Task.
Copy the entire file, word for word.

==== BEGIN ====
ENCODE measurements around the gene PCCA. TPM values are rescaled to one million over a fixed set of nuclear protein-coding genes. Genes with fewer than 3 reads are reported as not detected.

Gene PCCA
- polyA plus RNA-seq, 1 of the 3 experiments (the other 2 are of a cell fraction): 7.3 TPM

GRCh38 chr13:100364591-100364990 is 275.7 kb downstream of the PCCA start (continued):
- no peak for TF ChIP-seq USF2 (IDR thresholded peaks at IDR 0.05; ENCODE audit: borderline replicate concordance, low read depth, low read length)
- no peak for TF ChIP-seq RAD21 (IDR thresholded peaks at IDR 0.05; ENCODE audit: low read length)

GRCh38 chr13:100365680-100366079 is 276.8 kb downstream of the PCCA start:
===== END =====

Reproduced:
ENCODE measurements around the gene PCCA. TPM values are rescaled to one million over a fixed set of nuclear protein-coding genes. Genes with fewer than 3 reads are reported as not detected.

Gene PCCA
- polyA plus RNA-seq, 1 of the 3 experiments (the other 2 are of a cell fraction): 7.3 TPM

GRCh38 chr13:100364591-100364990 is 275.7 kb downstream of the PCCA start (continued):
- no peak for TF ChIP-seq USF2 (IDR thresholded peaks at IDR 0.05; ENCODE audit: borderline replicate concordance, low read depth, low read length)
- no peak for TF ChIP-seq RAD21 (IDR thresholded peaks at IDR 0.05; ENCODE audit: low read length)

GRCh38 chr13:100365680-100366079 is 276.8 kb downstream of the PCCA start: